AdoptionBMJ 2001; 322 doi: https://doi.org/10.1136/bmj.322.7302.1556 (Published 30 June 2001) Cite this as: BMJ 2001;322:1556
- Mary Mather (email@example.com), consultant community paediatrician and chair of medical group
- British Agencies for Adoption and Fostering, London SE1 0LX
The opportunity to give a child a second chance deserves health and social support
One of the earliest adoptions in the Western tradition was that of Moses, rescued by the daughter of Pharaoh, a rich and possibly single parent. He grew up in a transracial and transreligious placement, which ran into difficulties when he discovered the true family and religion of his birth. Over 3000 years later the public on two continents were transfixed by the story of twins bought on the internet.1 Adoption, a way of providing a child with a substitute family, generates strong feelings and has always been influenced by social change.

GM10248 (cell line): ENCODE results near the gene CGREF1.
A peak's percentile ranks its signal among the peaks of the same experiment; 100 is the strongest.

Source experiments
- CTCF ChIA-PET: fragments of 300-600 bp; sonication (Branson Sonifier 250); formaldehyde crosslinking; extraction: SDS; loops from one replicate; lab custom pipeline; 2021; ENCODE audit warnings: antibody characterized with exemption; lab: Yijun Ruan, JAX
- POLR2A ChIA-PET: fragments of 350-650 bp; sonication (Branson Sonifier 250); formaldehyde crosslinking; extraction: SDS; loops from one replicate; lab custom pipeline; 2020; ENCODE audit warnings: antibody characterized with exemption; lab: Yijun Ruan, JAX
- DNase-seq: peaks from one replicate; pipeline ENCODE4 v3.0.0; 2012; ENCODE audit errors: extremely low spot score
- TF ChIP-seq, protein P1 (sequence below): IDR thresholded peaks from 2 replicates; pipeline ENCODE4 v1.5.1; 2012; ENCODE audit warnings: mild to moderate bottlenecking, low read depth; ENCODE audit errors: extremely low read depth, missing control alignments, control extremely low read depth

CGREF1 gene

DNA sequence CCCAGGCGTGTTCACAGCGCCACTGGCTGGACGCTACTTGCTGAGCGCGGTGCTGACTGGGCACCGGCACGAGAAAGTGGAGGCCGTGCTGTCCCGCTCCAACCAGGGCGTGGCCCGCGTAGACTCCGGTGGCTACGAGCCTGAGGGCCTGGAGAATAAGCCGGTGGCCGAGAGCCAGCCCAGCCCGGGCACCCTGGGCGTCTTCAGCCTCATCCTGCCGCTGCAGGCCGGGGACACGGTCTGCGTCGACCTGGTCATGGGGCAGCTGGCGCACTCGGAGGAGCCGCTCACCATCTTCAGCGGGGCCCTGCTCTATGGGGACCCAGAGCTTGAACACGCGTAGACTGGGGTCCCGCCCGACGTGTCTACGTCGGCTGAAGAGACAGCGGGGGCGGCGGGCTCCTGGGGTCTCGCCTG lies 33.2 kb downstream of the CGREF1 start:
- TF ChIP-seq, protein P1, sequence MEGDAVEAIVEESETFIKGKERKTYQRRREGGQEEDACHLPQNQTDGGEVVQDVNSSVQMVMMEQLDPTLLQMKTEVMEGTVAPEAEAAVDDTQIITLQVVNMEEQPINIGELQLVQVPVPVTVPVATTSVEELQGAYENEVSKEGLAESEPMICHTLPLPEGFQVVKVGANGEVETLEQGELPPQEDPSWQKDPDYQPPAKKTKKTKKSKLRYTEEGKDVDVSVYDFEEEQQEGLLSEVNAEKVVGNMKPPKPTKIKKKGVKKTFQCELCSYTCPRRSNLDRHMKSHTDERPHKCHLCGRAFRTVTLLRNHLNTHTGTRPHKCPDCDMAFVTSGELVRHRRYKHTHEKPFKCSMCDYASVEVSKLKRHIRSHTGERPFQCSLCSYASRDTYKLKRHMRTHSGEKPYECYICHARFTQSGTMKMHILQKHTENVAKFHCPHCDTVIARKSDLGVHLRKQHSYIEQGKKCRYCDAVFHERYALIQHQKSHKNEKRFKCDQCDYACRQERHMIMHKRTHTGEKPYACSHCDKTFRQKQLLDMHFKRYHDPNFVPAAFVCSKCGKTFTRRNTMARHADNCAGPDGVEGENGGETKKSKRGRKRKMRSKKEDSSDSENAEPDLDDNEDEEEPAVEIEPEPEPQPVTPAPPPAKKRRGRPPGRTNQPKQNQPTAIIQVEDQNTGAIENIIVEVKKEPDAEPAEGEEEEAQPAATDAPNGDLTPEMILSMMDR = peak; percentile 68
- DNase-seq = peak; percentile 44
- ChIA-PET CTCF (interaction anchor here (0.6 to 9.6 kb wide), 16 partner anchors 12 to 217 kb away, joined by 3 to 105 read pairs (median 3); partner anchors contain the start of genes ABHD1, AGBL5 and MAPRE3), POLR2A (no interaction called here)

Adoption became legal in the United Kingdom in 1926 in response to the first world war and the 1918 influenza epidemic, and it became practicable with the development of safe artificial infant feeding. For the next 50 years adoption practice was primarily about finding babies for childless couples. The “perfect” baby was newborn, white, and developmentally normal. Since there were always more applicants than babies the definition of “the perfect adopter” could be restricted by age, marital and professional status, and wealth. Adoption practice was designed to prevent birth and adoptive parents from meeting and sharing identifying …